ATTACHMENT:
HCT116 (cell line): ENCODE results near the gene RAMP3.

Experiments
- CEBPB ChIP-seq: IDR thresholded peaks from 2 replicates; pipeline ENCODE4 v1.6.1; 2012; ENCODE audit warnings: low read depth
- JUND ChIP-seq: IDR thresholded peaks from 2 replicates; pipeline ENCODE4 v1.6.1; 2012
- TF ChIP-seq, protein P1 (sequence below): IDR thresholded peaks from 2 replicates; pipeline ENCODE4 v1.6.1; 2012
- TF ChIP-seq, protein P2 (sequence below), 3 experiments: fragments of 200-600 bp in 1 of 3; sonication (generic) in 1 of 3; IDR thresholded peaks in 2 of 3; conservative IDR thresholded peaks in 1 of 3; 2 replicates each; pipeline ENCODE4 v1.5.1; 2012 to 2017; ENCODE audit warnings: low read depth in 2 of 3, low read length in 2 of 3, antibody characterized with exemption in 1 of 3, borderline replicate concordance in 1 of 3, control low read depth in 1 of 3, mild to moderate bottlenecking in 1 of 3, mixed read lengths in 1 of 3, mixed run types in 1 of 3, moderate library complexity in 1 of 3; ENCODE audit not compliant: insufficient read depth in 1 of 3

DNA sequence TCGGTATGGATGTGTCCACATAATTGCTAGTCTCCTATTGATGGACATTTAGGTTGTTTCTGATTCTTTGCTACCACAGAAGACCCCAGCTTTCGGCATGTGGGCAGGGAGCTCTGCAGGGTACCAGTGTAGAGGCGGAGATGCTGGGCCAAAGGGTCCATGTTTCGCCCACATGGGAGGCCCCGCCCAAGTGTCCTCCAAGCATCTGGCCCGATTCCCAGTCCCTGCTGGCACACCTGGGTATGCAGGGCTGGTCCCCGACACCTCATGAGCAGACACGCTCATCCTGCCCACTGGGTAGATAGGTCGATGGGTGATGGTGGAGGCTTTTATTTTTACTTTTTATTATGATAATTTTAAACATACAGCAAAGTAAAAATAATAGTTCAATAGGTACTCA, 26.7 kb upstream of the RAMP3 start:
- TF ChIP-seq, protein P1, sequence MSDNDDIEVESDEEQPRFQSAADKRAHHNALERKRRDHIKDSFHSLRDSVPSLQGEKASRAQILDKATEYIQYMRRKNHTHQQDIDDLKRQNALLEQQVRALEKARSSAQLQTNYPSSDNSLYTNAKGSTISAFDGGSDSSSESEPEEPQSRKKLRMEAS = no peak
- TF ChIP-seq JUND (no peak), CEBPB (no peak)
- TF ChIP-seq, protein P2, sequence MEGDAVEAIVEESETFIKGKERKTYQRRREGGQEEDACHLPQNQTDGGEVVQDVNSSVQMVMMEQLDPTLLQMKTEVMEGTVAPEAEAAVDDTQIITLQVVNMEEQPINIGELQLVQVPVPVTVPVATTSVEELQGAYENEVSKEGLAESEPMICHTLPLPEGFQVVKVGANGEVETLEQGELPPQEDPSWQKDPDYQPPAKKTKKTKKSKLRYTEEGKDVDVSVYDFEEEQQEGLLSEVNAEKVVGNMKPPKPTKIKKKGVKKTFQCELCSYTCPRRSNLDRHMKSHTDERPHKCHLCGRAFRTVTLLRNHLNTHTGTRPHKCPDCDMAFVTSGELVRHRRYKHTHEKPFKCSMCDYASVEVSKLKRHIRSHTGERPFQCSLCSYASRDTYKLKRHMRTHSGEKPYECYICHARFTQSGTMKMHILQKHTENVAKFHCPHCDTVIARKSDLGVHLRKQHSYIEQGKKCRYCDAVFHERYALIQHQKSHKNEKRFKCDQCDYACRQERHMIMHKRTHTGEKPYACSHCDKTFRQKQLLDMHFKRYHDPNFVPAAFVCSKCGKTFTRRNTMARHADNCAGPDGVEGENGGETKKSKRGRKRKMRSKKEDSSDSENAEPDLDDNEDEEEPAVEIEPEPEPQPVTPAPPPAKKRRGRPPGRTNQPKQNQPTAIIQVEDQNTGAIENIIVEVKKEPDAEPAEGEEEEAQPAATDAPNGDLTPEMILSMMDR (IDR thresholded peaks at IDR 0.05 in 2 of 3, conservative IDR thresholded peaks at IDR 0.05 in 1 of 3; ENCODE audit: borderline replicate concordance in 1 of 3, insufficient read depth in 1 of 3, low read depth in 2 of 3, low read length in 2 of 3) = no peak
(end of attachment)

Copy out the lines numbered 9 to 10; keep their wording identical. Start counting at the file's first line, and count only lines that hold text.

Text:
- TF ChIP-seq JUND (no peak), CEBPB (no peak)
- TF ChIP-seq, protein P2, sequence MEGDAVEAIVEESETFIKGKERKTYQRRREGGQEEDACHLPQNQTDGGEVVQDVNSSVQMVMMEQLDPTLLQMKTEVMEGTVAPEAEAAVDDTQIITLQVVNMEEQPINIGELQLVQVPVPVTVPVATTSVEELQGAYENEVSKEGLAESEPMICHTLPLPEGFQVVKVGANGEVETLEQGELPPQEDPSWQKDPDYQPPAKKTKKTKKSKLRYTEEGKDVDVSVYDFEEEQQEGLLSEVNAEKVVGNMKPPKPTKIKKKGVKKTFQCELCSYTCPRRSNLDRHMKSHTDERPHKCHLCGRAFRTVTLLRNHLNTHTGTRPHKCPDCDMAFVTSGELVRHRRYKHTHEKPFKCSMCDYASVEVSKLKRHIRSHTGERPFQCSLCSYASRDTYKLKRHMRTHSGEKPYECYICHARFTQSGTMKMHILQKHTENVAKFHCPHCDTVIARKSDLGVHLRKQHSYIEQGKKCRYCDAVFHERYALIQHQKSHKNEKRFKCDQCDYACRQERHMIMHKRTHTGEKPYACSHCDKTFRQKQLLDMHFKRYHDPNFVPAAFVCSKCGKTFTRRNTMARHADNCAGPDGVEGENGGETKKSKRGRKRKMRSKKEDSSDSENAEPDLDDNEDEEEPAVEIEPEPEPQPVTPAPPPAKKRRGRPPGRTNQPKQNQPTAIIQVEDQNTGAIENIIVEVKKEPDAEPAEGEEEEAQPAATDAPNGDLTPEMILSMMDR (IDR thresholded peaks at IDR 0.05 in 2 of 3, conservative IDR thresholded peaks at IDR 0.05 in 1 of 3; ENCODE audit: borderline replicate concordance in 1 of 3, insufficient read depth in 1 of 3, low read depth in 2 of 3, low read length in 2 of 3) = no peak